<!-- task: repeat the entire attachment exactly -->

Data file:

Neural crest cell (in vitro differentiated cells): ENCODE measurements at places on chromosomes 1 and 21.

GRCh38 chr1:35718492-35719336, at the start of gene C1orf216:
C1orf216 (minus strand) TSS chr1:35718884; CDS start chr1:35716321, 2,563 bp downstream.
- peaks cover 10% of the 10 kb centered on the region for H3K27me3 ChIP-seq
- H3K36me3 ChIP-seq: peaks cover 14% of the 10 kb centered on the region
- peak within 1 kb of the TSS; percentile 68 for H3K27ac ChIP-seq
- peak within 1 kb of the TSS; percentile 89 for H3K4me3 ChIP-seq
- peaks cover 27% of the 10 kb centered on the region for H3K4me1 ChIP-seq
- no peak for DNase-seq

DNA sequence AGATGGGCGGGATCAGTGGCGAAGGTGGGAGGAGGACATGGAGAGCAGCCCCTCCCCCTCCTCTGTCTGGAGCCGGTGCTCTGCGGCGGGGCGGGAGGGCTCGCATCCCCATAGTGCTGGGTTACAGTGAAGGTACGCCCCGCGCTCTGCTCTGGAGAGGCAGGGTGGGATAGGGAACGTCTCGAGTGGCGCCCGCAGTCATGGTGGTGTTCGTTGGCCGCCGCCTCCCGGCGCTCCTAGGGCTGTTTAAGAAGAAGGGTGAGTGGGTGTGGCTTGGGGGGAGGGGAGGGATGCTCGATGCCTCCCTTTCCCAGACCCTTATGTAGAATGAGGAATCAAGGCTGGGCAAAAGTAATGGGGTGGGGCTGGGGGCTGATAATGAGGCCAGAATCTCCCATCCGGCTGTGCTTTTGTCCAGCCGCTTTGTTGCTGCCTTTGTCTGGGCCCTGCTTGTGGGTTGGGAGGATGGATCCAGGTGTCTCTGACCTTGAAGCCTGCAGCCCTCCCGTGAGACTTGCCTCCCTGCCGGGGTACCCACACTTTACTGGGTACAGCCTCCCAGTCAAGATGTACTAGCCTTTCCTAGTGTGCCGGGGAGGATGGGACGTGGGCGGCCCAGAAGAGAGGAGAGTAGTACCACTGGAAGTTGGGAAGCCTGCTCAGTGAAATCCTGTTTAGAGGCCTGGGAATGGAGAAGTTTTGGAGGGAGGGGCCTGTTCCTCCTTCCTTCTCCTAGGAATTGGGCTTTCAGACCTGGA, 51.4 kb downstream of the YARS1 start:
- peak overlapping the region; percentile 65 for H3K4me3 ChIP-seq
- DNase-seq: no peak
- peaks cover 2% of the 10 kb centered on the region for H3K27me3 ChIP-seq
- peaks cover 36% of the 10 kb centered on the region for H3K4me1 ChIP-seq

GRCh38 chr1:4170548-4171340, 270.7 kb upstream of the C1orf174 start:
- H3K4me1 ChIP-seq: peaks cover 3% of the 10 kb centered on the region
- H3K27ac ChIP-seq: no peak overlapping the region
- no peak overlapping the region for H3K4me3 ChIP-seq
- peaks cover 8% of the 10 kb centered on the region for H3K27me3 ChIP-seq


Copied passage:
Neural crest cell (in vitro differentiated cells): ENCODE measurements at places on chromosomes 1 and 21.

GRCh38 chr1:35718492-35719336, at the start of gene C1orf216:
C1orf216 (minus strand) TSS chr1:35718884; CDS start chr1:35716321, 2,563 bp downstream.
- peaks cover 10% of the 10 kb centered on the region for H3K27me3 ChIP-seq
- H3K36me3 ChIP-seq: peaks cover 14% of the 10 kb centered on the region
- peak within 1 kb of the TSS; percentile 68 for H3K27ac ChIP-seq
- peak within 1 kb of the TSS; percentile 89 for H3K4me3 ChIP-seq
- peaks cover 27% of the 10 kb centered on the region for H3K4me1 ChIP-seq
- no peak for DNase-seq

DNA sequence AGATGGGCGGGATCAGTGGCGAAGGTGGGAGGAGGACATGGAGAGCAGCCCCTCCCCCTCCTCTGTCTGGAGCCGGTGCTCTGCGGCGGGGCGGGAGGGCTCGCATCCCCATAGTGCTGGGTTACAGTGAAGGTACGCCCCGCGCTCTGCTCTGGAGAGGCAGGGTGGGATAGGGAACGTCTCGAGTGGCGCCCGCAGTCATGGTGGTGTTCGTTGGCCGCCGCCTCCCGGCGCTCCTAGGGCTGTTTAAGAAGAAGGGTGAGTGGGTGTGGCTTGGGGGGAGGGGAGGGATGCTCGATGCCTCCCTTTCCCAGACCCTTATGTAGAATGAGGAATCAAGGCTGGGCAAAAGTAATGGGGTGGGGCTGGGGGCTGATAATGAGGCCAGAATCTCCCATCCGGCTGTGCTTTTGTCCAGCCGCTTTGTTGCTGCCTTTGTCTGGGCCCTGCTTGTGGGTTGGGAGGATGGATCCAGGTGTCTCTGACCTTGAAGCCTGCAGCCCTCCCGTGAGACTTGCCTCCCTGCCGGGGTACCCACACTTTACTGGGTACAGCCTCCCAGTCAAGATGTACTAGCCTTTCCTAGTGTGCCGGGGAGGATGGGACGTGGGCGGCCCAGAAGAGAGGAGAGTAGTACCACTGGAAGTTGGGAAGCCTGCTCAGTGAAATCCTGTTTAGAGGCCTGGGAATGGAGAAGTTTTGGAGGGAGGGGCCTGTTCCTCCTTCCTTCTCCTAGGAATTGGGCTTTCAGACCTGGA, 51.4 kb downstream of the YARS1 start:
- peak overlapping the region; percentile 65 for H3K4me3 ChIP-seq
- DNase-seq: no peak
- peaks cover 2% of the 10 kb centered on the region for H3K27me3 ChIP-seq
- peaks cover 36% of the 10 kb centered on the region for H3K4me1 ChIP-seq

GRCh38 chr1:4170548-4171340, 270.7 kb upstream of the C1orf174 start:
- H3K4me1 ChIP-seq: peaks cover 3% of the 10 kb centered on the region
- H3K27ac ChIP-seq: no peak overlapping the region
- no peak overlapping the region for H3K4me3 ChIP-seq
- peaks cover 8% of the 10 kb centered on the region for H3K27me3 ChIP-seq